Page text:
Re-engineering soil pH profiles to boost water use efficiency by wheat

Gaus Azam and Chris Gazey

Department of Primary Industries and Regional Development, 75 York Rd, Northam, WA, 6415, www.dpird.wa.gov.au, gaus.azam@dpird.wa.gov.au

Abstract:

Conventional surface application of agricultural lime takes many years to increase pH deeper in the soil profile. This is a barrier for the adoption of liming as crop growers want a quick-fix to the subsurface soil acidity. We conducted a small-scale field trial where agricultural lime was incorporated at various depths to re-engineer soil pH profiles for quick improvement of grain yield and water use efficiency (WUE). Results show wheat grain yield was more than doubled due to combined removal of compaction and lime incorporation compared to the untreated control. Removal of compaction only also increased grain yield by 72% over the control. WUE was as high as 24 kg/mm due to deep amelioration of soil compared to 11 kg/mm in the control. Deep incorporation of lime increased soil pH by more than a unit and decreased Al concentration to below the critical toxic level within two months of lime incorporation. Wheat plants produced root systems 60-65 cm deep with amelioration of compaction and acidity compared to 20-25 cm deep for the control. Deeper roots allowed plants to extract water and nutrients from deeper soil horizons and avoid moisture stress, in the absence of sufficient rainfall, during the grain filling in 2018 season.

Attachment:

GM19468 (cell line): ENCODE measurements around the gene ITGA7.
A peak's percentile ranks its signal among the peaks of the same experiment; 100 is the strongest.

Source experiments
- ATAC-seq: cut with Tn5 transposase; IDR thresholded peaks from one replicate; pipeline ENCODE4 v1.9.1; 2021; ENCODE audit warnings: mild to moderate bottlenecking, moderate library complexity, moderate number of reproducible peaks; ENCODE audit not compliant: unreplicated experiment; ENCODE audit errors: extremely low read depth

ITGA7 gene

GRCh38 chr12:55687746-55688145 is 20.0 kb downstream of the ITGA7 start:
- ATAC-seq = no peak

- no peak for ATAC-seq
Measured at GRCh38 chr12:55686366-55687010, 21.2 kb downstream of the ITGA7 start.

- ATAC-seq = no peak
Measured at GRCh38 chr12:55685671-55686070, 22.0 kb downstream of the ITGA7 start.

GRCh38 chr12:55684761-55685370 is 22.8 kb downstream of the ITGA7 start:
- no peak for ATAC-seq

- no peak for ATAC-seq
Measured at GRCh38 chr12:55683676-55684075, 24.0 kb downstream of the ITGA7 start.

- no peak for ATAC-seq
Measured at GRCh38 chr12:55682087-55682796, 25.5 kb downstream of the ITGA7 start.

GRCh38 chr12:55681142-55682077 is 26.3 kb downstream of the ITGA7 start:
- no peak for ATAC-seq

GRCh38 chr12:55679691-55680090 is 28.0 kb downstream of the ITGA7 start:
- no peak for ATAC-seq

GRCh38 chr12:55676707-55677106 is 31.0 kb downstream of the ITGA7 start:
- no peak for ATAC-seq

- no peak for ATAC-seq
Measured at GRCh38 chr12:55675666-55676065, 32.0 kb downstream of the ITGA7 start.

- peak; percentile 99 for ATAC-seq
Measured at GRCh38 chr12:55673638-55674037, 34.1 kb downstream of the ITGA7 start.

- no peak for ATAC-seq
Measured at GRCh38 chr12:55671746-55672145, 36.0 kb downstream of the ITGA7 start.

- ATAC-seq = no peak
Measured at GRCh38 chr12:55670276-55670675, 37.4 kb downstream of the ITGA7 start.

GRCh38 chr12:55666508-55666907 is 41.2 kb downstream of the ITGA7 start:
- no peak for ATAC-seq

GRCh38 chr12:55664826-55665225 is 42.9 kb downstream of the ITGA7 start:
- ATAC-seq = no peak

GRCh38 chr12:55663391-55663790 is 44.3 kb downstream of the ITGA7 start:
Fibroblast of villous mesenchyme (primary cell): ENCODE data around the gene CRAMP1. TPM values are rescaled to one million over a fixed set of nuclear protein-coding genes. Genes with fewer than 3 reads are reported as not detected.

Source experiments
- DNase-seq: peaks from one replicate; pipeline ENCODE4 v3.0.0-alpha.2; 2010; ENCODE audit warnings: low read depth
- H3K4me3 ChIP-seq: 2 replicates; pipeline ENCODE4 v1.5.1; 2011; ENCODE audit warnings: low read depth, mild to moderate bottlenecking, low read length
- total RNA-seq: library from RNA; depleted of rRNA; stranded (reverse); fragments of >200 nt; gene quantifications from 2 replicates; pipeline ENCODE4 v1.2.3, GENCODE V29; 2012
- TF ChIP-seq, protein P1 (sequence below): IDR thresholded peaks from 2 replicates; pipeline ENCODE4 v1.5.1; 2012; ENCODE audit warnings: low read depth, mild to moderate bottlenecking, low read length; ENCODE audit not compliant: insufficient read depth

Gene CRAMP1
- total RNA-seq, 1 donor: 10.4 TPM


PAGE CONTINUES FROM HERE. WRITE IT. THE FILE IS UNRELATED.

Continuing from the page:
Host

The Australian Society of Agronomy is the professional body for agronomists in Australia. It has approximately 500 active members drawn from government, universities, research organisations and the private sector.

Photo Credits

David Marland Photography david_marland@hotmail.com Graham Centre for Agricultural Innovation, Charles Sturt University

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